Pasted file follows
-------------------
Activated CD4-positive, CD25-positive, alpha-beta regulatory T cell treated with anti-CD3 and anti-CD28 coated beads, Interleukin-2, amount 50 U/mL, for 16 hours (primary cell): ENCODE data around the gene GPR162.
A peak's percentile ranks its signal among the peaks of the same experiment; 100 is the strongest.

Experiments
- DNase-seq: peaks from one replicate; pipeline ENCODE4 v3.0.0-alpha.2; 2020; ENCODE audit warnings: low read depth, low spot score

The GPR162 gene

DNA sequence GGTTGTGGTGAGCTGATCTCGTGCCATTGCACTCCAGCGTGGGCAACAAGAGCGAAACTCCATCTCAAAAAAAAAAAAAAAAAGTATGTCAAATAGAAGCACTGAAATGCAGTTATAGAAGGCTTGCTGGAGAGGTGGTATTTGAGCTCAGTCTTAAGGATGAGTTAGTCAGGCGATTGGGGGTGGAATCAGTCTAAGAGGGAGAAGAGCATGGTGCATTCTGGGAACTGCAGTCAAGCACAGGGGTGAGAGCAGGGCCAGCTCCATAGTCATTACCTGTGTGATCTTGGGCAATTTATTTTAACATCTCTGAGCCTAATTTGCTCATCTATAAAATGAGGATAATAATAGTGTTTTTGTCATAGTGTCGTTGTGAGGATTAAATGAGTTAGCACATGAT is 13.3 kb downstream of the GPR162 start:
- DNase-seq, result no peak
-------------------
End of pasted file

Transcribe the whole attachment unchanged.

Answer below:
Activated CD4-positive, CD25-positive, alpha-beta regulatory T cell treated with anti-CD3 and anti-CD28 coated beads, Interleukin-2, amount 50 U/mL, for 16 hours (primary cell): ENCODE data around the gene GPR162.
A peak's percentile ranks its signal among the peaks of the same experiment; 100 is the strongest.

Experiments
- DNase-seq: peaks from one replicate; pipeline ENCODE4 v3.0.0-alpha.2; 2020; ENCODE audit warnings: low read depth, low spot score

The GPR162 gene

DNA sequence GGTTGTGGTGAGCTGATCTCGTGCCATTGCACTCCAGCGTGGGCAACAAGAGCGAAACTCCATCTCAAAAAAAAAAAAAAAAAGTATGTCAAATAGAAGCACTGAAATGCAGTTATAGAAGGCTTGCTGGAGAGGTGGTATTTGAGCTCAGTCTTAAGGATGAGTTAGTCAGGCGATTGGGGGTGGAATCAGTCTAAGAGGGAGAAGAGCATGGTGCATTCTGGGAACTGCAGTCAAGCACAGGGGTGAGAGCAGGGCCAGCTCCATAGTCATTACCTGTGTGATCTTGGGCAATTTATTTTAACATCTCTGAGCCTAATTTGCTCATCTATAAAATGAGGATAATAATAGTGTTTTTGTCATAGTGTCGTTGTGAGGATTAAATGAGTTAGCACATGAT is 13.3 kb downstream of the GPR162 start:
- DNase-seq, result no peak